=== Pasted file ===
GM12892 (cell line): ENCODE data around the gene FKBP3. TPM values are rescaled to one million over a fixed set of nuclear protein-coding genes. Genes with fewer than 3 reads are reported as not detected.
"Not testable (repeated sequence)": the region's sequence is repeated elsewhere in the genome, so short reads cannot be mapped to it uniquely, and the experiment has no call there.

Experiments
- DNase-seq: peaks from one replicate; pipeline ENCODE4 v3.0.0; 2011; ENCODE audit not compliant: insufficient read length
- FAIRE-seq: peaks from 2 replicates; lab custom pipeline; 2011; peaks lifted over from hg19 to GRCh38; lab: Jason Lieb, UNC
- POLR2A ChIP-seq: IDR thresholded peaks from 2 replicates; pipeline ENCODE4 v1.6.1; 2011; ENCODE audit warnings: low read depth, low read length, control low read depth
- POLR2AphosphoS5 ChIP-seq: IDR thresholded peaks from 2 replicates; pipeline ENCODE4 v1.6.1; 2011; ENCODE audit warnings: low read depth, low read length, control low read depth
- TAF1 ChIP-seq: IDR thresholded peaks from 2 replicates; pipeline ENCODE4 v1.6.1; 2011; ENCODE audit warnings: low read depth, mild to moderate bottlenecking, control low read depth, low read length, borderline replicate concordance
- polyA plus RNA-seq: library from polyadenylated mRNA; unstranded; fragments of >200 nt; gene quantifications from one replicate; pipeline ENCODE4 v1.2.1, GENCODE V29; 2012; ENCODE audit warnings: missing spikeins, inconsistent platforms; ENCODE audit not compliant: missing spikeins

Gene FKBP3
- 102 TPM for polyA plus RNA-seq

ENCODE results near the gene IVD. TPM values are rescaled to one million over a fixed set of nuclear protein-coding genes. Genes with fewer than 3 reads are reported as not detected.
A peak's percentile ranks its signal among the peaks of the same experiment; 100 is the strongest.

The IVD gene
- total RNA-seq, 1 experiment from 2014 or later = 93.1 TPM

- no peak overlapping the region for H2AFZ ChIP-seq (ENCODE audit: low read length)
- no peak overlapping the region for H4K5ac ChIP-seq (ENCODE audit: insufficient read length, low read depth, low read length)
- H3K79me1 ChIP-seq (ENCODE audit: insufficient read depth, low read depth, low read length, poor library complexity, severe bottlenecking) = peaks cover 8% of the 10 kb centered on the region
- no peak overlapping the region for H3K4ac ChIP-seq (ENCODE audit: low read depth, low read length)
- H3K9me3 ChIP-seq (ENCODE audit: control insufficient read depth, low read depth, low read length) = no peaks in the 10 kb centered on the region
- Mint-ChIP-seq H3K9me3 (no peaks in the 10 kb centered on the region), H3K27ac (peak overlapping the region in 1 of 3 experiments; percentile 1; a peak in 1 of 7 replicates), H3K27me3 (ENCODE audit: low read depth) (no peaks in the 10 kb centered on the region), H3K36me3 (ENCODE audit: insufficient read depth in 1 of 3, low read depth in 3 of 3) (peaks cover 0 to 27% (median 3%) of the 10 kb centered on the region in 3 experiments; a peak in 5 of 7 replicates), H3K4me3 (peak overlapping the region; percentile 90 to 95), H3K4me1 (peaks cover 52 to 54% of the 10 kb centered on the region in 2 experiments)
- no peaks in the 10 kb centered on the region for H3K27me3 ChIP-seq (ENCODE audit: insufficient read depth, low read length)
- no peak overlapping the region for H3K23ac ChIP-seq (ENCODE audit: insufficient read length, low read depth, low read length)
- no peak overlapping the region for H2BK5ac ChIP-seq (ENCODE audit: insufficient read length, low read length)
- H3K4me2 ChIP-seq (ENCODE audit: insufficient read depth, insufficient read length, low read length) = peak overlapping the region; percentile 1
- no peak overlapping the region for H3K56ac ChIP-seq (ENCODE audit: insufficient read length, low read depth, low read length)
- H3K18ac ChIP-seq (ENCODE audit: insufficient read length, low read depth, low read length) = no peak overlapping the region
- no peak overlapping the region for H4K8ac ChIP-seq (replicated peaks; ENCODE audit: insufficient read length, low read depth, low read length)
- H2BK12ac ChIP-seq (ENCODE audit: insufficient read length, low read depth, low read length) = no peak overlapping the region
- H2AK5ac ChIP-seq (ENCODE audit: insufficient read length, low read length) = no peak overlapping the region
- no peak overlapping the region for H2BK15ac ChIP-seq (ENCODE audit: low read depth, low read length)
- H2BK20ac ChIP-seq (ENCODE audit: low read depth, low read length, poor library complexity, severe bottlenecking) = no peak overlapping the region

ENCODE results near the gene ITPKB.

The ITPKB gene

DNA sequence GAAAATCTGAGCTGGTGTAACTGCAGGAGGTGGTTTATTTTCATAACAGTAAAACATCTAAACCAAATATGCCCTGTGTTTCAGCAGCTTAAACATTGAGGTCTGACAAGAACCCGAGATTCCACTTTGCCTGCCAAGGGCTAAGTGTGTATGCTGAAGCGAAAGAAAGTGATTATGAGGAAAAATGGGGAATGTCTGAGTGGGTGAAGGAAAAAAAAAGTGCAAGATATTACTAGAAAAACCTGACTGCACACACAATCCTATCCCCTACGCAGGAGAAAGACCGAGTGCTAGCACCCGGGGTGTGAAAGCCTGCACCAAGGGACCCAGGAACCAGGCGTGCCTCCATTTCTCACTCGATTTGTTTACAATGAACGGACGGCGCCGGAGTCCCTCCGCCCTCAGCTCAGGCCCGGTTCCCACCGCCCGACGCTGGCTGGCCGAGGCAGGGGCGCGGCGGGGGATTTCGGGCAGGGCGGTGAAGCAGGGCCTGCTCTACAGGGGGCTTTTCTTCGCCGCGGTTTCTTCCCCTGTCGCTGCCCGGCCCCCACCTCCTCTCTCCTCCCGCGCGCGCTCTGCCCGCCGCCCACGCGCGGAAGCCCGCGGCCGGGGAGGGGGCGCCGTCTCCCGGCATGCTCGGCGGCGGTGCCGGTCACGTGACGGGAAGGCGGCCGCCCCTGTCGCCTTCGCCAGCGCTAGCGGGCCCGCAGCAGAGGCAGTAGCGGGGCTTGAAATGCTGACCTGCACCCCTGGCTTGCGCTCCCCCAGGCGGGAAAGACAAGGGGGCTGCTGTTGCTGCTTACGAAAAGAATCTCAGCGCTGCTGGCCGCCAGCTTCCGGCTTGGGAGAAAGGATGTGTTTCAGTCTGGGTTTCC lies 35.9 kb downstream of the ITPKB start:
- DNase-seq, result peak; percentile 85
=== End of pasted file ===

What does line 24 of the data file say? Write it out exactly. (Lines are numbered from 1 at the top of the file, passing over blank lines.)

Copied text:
- no peak overlapping the region for H2BK5ac ChIP-seq (ENCODE audit: insufficient read length, low read length)